Authors: Butler LM, Potischman NA, Newman B, Millikan RC, Brogan D, Gammon MD, Swanson CA, Brinton LA
Title: Menstrual risk factors and early-onset breast cancer.
Journal: Cancer Causes Control 11(5):451-8
Date: 2000 May
Abstract: OBJECTIVES: Epidemiologic studies provide evidence for increased breast cancer risk among women with prolonged exposure to endogenous estrogens and progesterone. Menstrual cycle characteristics, such as early menarche, rapid initiation of regular ovulatory cycles, short cycle length, and more days of flow, all potentially contribute to higher cumulative ovarian hormone exposure. METHODS: We assessed the associations between these characteristics and breast cancer risk in a population-based, case-control study of 1505 controls and 1647 newly diagnosed cases, all younger than 45 years of age. RESULTS: Compared to women with menarche at > or =15 years, we observed some increase in risk for women with younger ages at menarche, although those with very early ages were not at particularly high risk [odds ratio (OR) = 1.5, 95% confidence interval (CI) = 1.1-1.9 for menarche at age 12 and OR = 1.2, 95% CI = 0.9-1.7 for menarche at age < or =10]. Women who reported having regular menstrual cycles within 2 years of menarche were at increased breast cancer risk (OR = 1.7, 95% CI = 1.2-2.3), compared to those never having regular cycles. Stratification by current body mass index revealed slightly stronger associations with menstrual characteristics among thinner women (< 22.0 kg/m2) compared to heavier women (> 28.8 kg/m2). CONCLUSIONS: These findings suggest that future studies should focus on clarifying how the interrelated effects of body size and menstrual factors, such as age at menarche and cycle regularity, contribute to breast cancer etiology.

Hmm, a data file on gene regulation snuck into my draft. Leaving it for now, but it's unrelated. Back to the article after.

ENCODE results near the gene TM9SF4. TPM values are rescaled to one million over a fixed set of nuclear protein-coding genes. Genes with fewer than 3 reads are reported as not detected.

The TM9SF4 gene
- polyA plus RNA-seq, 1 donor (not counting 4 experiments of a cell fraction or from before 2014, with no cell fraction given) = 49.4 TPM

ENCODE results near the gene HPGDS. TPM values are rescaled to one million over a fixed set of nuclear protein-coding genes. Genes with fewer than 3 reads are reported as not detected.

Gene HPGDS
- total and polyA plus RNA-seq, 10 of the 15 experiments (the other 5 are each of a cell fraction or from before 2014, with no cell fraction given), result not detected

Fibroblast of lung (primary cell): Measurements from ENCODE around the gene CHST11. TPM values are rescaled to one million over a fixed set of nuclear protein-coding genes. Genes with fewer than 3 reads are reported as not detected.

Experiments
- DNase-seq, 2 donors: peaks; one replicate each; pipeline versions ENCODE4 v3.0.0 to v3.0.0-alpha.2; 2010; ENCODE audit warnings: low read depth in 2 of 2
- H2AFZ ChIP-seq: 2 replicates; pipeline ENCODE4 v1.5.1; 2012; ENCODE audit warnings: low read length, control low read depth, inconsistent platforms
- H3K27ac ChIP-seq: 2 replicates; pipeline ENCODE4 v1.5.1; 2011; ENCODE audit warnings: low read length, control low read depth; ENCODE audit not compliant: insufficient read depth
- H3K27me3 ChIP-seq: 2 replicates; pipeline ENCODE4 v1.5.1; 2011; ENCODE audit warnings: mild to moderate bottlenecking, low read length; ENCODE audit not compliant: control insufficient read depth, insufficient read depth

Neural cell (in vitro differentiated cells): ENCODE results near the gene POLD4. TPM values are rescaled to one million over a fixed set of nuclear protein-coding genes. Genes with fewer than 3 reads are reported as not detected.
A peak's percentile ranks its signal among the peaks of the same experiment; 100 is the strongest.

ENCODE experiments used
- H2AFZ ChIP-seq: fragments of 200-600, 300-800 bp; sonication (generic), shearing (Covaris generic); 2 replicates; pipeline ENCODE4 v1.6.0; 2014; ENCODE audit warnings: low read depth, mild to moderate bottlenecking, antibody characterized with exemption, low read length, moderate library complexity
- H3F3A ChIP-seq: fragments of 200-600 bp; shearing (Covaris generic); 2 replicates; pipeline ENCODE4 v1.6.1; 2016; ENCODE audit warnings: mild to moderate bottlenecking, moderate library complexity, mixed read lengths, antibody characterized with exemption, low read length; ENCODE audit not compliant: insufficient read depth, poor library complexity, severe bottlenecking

Last Modified: 03 Sep 2013